How ESPN Inspires the Next Generation of Trailblazers with the Global Sports Mentoring Program

Meet Jomana Ismail and Kruthika N.S., two delegates from the Global Sports Mentoring Program (GSMP) who are using their voices to deconstruct gender and social norms.

The two women—representing Egypt and India, respectively—were among 15 international leaders in sport congregating in the United States for the GSMP class of 2022. The delegates were paired with a lead mentor and cultural mentor who helped with action plan ideation and shared insights they’ve acquired over their careers. Ismail and N.S. were mentored by leaders at ESPN.

Now in its 10th year, the program was developed by former Secretary of State Hillary Clinton along with Laura Gentile, Executive Vice President, Commercial Marketing, Disney Networks & ESPN, to empower women and girls in sports. The program’s milestone anniversary also coincided with the 50th anniversary of Title IX, the landmark legislation that afforded women equal opportunities in education and sports across the U.S. These two anniversaries made it an even more exciting and opportune time for the delegates and mentors to be a part of this GSMP cohort.

Over the whirlwind five-week tour, Ismail and N.S. opened their experience by spending several days in Washington, D.C. with professors from the University of Tennessee’s Center for Sport, Peace, and Society, and then spent two weeks at ESPN’s headquarters in Bristol, Connecticut. They also visited New York City for a J.P. Morgan Be Well event and attended The espnW: Women + Sports Summit in Ojai, California, all before making their final presentations in Washington D.C.


Two women standing in the hallway of the ESPN offices in Bristol, CT.


While some delegates arrive knowing the focus of their project, for N.S., a lawyer turned artist, she leaned on her lead mentor Chin Wang, ESPN’s Vice President, Visual Storytelling, to aid in narrowing down her idea.

“She told me ‘to tap into your own transformation story, because you’ve gone from lawyer to artist, and everyone in life goes through these transformations,’” N.S. shared.

After visiting the Museum of Modern Art with her cultural mentor, Cheryl DiCarlo, Director Grande and Leonard Creative at ESPN, N.S. saw a huge line outside of a Nike store and learned about sneaker culture in the U.S. “It took me back to my teenage years when I used to draw on my own shoes, and I also thought about how shoes are metaphors for change,” says N.S. “I took what Chin told me and married it with the shoe idea. I’m curating stories by powerful women and queer people and presenting their before and after stories on each shoe. The left shoe will have their ‘before’ and the right shoe will highlight their ‘after.’ My first pair will feature Chin’s transformation story.”

Shared Wang, “Kruthika is truly an inspiration to me. She is a lawyer turned artist and advocate fighting for equality in India. As a creative myself, it has renewed my belief that art is a universal language that can drive change.”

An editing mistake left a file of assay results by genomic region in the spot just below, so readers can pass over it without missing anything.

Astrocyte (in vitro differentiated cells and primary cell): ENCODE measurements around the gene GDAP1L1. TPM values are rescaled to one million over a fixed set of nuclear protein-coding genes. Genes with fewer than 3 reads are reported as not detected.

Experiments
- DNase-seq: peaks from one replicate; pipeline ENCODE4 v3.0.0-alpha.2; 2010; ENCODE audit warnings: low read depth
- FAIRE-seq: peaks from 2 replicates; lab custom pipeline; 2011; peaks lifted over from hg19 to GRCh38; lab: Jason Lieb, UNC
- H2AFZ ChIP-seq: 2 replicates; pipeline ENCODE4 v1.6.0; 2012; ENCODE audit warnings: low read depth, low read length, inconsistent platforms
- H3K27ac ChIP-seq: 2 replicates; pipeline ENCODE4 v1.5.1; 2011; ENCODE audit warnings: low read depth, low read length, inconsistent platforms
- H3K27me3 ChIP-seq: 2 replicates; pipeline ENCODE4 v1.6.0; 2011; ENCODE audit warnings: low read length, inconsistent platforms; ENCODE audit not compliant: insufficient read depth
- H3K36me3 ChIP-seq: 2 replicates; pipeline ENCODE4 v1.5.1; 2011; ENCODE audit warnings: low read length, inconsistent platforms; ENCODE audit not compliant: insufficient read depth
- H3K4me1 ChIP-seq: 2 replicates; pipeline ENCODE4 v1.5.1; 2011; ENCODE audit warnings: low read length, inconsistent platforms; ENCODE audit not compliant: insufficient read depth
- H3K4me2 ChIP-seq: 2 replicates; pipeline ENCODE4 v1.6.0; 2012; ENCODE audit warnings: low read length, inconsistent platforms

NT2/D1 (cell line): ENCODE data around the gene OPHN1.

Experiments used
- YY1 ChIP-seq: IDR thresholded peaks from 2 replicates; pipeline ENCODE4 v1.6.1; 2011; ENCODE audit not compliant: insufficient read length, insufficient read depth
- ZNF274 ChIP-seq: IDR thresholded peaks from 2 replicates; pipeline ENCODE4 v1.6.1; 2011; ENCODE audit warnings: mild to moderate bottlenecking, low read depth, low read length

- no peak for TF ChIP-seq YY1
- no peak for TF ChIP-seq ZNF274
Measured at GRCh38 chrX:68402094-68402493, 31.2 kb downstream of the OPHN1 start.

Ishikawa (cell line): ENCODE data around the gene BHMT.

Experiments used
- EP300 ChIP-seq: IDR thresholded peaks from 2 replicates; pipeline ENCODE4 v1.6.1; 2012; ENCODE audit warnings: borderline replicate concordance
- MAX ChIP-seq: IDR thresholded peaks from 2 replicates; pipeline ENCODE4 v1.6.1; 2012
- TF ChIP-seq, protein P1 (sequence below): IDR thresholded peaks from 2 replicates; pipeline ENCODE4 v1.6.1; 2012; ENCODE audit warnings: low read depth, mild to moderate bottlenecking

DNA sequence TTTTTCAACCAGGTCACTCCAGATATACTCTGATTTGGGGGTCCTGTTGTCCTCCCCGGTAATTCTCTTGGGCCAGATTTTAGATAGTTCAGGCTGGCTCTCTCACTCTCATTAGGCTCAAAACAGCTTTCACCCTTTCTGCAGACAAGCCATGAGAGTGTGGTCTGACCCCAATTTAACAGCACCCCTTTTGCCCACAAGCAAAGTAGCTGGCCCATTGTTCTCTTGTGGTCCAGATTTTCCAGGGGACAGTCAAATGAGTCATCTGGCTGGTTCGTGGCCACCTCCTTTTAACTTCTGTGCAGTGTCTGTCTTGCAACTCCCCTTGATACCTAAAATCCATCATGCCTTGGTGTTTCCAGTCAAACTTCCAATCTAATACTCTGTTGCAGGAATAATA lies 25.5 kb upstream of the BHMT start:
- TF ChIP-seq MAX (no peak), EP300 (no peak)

Three women standing in the hallway of the ESPN office in Bristol, CT.


Born and raised in Cairo, Egypt, Ismail credits her involvement in sports for shaping her into the woman she is today. She’s an accomplished gymnast and stand-up paddleboarder, and she even refereed the 2022 World Championship. She also recently co-founded Boards and Boats, a stand up paddling and kayaking academy in Cairo. But it was her 559-mile walk in 24 days down the Nile River in 2018 to raise awareness for population growth issues that truly sparked her desire to increase opportunities for women and girls in Egypt with her project “Be Active.” She realized not all cities in Egypt were eager to afford girls the opportunity to participate in sports.

“During my walk along the Nile, I talked with many girls, and at the first city, I met a girl who told me she wishes to be a policewoman, but she can’t because her movement is restricted—there are not places for a woman to [exercise or play sports],” says Ismail. “I met other girls who told me that they ‘don’t want to end up like our mothers and our mothers agree.’ [With my project], I want to go back to the youth centers along the Nile and create activities for the girls. Despite women making up for half of the population, only 24% of girls participate at the centers.”

Christie Dockman, Ismail’s cultural mentor and ESPN VP of Management Operations, added, “[Jomana] wants all of those young women who are cast into very traditional gender roles to really understand the benefit of sports, to have a place that they can come and participate in those activities, and to hopefully educate their parents as to why it’s important for their daughters to learn this stuff.”


Jomana Ismail and Kruthika N.S. playing foosball


Dockman introduced Ismail to various leaders at ESPN, including Kaitee Daley, VP of Social Media, to learn how to amplify “Be Active” as well as shadow Paralympian and ESPN commenter Victoria Arlen during her international and Snapchat editions of SportsCenter.

“[ESPN] is a very friendly place; the warmth and connectivity surprised me because it’s such a big company,” said Ismail. “I was shocked when a man working in the recording room told me he read my book [24 Days Following the Nile on Foot] and asked me about my knees, because I mention in my book how tough it was. It’s amazing how everyone really goes the extra mile to get to know everyone.”

To learn more about the Global Sports Mentoring Program as well as Ismail and N.S.’s projects, click here.


by Disney Career Recruitment